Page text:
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  • Mark Algee-Hewitt

    Assistant Professor, Digital Humanities, Department of English Stanford University


Text mining, the practice of using computational and statistical analysis on large collections of digitized text, is becoming an increasingly important way of extracting meaning from writing. This technique gives us information we could never access by simply reading the texts. But extracting this data can be a difficult task, both conceptually and methodologically: particularly for those who work in the humanities and who are also able to benefit the most from these methods. “Large-Scale Text Analysis with R” will provide an introduction to the methods of text mining using the open source software Environment “R”. In this course, we will explore the different methods through which text mining can be used to “read” text in new ways: including authorship attribution, sentiment analysis, cluster analysis and topic modeling. At the same time, our focus will also be on the analysis and interpretation of our results. How do we formulate research questions and hypothesis about text that can be answered quantitatively? Which methods fit particular needs best? And how can we use the numerical output of quantitative text analysis to explain features of the texts in ways that make sense to a wider audience? While no programming experience is required, students should have basic computer skills and be familiar with their computer’s file system. Participants will be given a “sample corpora” to use in class exercises, but some class time will be available for independent work and participants are encouraged to bring their own text corpora and research questions so they may apply their newly learned skills to projects of their own.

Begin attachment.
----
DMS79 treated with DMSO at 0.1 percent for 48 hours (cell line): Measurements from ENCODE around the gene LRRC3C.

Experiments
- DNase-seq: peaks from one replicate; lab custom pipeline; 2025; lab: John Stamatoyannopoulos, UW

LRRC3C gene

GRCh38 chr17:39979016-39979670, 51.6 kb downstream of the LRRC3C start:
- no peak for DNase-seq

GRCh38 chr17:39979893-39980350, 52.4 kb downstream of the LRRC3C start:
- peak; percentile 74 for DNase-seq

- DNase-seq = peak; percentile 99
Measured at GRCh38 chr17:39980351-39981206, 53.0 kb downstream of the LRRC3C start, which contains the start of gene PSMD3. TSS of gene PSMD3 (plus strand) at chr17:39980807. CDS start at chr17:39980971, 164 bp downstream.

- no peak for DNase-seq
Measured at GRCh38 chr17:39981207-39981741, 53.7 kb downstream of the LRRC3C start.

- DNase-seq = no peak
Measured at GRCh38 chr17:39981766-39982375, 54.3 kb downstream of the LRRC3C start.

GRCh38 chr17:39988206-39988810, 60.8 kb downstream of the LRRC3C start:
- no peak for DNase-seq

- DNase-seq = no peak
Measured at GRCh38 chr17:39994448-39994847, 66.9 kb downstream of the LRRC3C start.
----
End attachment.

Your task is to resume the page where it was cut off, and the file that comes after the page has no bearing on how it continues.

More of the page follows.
Course Software


R Studio Desktop:

Course Schedule

Course Website


2102 Benjamin Building